Students will discover that once an aquifer is contaminated, cleaning it up is a long and difficult process.
Each group of students will need:
- modeling or potter's clay,
- white aquarium gravel,
- food coloring,
- graduated cylinder,
- 2-3-inch-long eyedropper,
- a clear rectangular gallon-sized plastic box or tub. Use the longest box you can find,
- small drinking straw,
- spray pump from a household cleaner bottle,
- water, and
- a copy of the illustration of the "contaminated" aquifer.
|Model Aquifer (Activity 2)
- Before beginning this activity, ask students the following questions:
- How does an aquifer get recharged? Where does the water come from?
- How does an aquifer become contaminated?
- How might an aquifer get cleaned up once it has been contaminated?
- Record their answers to these questions and refer to their answers after the activity is completed.
- Students will build a model of an aquifer as illustrated in
the diagram. (Students will notice that this aquifer looks different
than the one they built in Activity 1. Explain that this model's slope
simulates how ground water moves through the Cape Cod aquifer and shows
the water-table slopes toward the sea.) They will "contaminate" this
aquifer model with food coloring and then try to clean up the spill.
- Have students fill the plastic box with clay and two kinds
of gravel. Both clay layers should be well sealed against the sides of
the plastic box.
- Use an eyedropper pushed into the aquarium gravel to place
10 drops of food coloring deep into the aquifer to simulate underground
- Have students slowly pour 50 mL of water on the gravel
recharge area and collect it as it runs out of the straw. Repeat this
process until all food coloring is washed out and the water is clear.
(Note - be sure to use white gravel. If the gravel is colored, then
students might think the color is coming from the gravel.) Collecting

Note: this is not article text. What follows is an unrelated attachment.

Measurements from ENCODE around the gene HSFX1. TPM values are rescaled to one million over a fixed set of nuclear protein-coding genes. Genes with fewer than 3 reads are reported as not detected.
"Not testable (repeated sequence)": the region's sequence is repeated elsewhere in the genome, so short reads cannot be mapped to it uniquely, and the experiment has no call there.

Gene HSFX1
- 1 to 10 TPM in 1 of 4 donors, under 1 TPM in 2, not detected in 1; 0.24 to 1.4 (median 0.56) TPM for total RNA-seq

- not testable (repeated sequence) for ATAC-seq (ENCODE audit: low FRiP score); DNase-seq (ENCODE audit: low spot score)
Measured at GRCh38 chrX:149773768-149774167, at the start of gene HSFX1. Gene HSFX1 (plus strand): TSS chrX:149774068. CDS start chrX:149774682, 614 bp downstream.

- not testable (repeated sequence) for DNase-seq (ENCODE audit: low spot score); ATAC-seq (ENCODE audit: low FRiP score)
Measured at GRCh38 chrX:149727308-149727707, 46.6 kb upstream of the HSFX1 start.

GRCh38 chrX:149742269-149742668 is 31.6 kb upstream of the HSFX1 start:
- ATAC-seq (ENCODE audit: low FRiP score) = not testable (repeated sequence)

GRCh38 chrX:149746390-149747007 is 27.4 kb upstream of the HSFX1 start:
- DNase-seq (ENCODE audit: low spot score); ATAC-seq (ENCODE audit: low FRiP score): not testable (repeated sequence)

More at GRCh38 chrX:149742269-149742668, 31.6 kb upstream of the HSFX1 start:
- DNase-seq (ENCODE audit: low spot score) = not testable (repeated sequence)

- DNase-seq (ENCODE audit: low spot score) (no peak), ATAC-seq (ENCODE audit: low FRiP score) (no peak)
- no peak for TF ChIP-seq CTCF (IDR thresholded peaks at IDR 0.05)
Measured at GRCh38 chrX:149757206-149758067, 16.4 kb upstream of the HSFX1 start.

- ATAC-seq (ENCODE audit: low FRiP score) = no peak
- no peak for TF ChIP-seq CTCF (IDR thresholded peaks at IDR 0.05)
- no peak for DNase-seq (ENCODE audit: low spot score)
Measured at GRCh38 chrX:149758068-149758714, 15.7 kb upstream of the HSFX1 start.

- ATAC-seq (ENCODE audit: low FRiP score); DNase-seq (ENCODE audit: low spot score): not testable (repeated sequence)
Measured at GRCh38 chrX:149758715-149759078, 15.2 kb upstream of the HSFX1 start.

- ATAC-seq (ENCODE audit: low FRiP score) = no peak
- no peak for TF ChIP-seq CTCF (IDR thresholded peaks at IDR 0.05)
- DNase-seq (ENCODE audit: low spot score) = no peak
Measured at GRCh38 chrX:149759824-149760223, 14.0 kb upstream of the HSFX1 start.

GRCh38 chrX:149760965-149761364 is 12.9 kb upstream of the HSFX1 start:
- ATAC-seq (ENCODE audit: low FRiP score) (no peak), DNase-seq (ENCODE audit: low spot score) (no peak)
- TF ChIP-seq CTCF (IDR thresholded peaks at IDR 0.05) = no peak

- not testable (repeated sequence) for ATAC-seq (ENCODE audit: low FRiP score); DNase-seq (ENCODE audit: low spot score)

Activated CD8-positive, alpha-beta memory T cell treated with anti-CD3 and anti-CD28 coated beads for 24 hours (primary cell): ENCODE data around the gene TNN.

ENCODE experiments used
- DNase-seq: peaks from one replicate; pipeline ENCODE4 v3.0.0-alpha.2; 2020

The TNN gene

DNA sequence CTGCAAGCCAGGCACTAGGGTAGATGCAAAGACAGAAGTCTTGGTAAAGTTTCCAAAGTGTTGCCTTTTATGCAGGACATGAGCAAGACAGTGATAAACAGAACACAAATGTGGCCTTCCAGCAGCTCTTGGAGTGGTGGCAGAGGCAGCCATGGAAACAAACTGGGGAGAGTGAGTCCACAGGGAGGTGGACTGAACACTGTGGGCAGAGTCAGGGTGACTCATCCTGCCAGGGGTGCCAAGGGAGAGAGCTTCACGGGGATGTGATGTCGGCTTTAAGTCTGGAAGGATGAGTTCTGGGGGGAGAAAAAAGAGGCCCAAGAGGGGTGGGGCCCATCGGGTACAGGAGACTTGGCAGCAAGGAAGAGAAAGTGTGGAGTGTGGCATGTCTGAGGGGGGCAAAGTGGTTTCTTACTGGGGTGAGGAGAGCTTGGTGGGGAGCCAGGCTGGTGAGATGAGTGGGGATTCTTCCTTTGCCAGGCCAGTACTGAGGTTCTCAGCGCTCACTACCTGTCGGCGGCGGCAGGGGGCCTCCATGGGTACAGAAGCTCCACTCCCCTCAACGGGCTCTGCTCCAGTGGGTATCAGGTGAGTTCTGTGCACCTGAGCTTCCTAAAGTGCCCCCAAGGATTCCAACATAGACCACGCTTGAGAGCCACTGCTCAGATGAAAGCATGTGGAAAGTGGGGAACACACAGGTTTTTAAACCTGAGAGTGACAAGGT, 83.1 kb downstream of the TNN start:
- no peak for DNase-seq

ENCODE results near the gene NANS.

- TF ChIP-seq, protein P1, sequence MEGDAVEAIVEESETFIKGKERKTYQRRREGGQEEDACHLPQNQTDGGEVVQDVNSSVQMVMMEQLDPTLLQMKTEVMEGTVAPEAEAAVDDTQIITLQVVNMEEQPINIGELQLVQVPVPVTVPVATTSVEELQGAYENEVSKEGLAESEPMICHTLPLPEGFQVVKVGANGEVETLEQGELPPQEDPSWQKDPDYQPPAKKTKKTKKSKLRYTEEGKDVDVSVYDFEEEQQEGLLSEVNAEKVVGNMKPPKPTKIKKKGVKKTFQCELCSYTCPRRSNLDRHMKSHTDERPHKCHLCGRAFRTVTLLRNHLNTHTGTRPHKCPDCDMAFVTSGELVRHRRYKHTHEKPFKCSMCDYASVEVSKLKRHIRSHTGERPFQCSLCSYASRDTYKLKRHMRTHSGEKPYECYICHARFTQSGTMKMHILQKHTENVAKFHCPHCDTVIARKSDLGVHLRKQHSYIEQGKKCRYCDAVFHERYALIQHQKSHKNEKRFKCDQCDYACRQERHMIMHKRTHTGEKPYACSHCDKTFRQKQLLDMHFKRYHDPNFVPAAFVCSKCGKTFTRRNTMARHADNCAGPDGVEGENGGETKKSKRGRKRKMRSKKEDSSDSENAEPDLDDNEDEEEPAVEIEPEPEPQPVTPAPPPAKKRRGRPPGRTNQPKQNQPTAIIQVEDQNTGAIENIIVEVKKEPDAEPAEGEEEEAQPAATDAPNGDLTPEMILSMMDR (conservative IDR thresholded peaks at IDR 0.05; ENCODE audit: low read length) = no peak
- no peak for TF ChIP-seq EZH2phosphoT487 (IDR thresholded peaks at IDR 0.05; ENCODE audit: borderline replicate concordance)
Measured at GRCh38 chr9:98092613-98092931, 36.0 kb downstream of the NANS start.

the liquid in white paper cups makes it easier for students to see
faint coloration. Students may wish to transfer a portion of the liquid
to a series of test tubes; looking down the length of the tubes will
help students to see faint colors easily.
- Have students record the number of flushings required for the water to run clear.
- After the aquifer model has been flushed clean, have students
use a clay plug to block the hole that had the straw spout in it. They
should then recontaminate the model in two places: at the surface and
at the same depth as they did before. Again, have them contaminate the
aquifer using ten drops of food coloring. This time, however, have them
use two different colors so they may track the effects of contamination
at different levels.
- Students should observe how the contamination spreads in the
aquifer from the two different sources. Ask them to think about what
might be the sources of contamination at the surface and at depth.
Refer them to the sources of contamination at the Massachusetts
Military Reservation (MMR) and at other places on Cape Cod.
- Ask students "Could this contamination be cleaned out of the
aquifer by drilling a well and pumping it out?" Have them discuss why
they believe pumping will or will not draw the contamination out of the
- Students will try to pump the contamination out of the
aquifer. They should begin by poking a hole in the clay in the center
of the aquifer. Insert a straw 1-2 inches into the aquarium gravel to
simulate a well. Place a spray pump (from a household cleaner bottle)
into the straw and then pump the contamination from the aquifer.
Students should record how well (and whether) pumping is able to clean
up contamination. How many times did they have to pump to clean up the
- Have students discuss which clean up method worked best,
flushing or pumping. What would they do to improve the effectiveness of
each method? Which method do they think works best on surface
contamination? Which works best on contamination at depth?